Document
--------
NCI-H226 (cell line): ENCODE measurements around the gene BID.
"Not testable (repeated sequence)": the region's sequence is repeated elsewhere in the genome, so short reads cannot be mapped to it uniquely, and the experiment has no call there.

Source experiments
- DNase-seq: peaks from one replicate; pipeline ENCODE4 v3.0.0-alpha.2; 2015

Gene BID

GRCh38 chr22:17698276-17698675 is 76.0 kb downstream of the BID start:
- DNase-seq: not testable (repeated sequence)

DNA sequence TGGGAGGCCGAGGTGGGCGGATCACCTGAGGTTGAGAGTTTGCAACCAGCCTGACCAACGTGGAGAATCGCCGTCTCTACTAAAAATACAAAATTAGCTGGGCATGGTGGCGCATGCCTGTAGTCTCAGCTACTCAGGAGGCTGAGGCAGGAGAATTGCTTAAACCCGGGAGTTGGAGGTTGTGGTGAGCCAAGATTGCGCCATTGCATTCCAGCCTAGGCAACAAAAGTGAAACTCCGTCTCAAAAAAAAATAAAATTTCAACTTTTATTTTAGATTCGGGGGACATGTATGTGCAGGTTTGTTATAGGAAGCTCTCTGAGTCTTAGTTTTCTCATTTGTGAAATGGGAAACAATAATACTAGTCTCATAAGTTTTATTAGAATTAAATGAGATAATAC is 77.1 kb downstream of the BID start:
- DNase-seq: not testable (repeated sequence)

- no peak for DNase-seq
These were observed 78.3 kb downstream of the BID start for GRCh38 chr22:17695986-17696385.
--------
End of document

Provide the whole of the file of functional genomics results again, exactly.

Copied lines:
NCI-H226 (cell line): ENCODE measurements around the gene BID.
"Not testable (repeated sequence)": the region's sequence is repeated elsewhere in the genome, so short reads cannot be mapped to it uniquely, and the experiment has no call there.

Source experiments
- DNase-seq: peaks from one replicate; pipeline ENCODE4 v3.0.0-alpha.2; 2015

Gene BID

GRCh38 chr22:17698276-17698675 is 76.0 kb downstream of the BID start:
- DNase-seq: not testable (repeated sequence)

DNA sequence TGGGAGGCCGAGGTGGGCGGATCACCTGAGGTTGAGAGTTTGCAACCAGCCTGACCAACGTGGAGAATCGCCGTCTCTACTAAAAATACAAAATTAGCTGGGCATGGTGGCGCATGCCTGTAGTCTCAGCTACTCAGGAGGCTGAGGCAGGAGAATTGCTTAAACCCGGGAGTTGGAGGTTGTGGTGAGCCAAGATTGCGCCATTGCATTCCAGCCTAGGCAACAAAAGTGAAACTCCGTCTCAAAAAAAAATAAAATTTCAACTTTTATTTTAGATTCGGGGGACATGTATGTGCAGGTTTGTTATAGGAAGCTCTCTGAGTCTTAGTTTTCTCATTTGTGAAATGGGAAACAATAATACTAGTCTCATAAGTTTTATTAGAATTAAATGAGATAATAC is 77.1 kb downstream of the BID start:
- DNase-seq: not testable (repeated sequence)

- no peak for DNase-seq
These were observed 78.3 kb downstream of the BID start for GRCh38 chr22:17695986-17696385.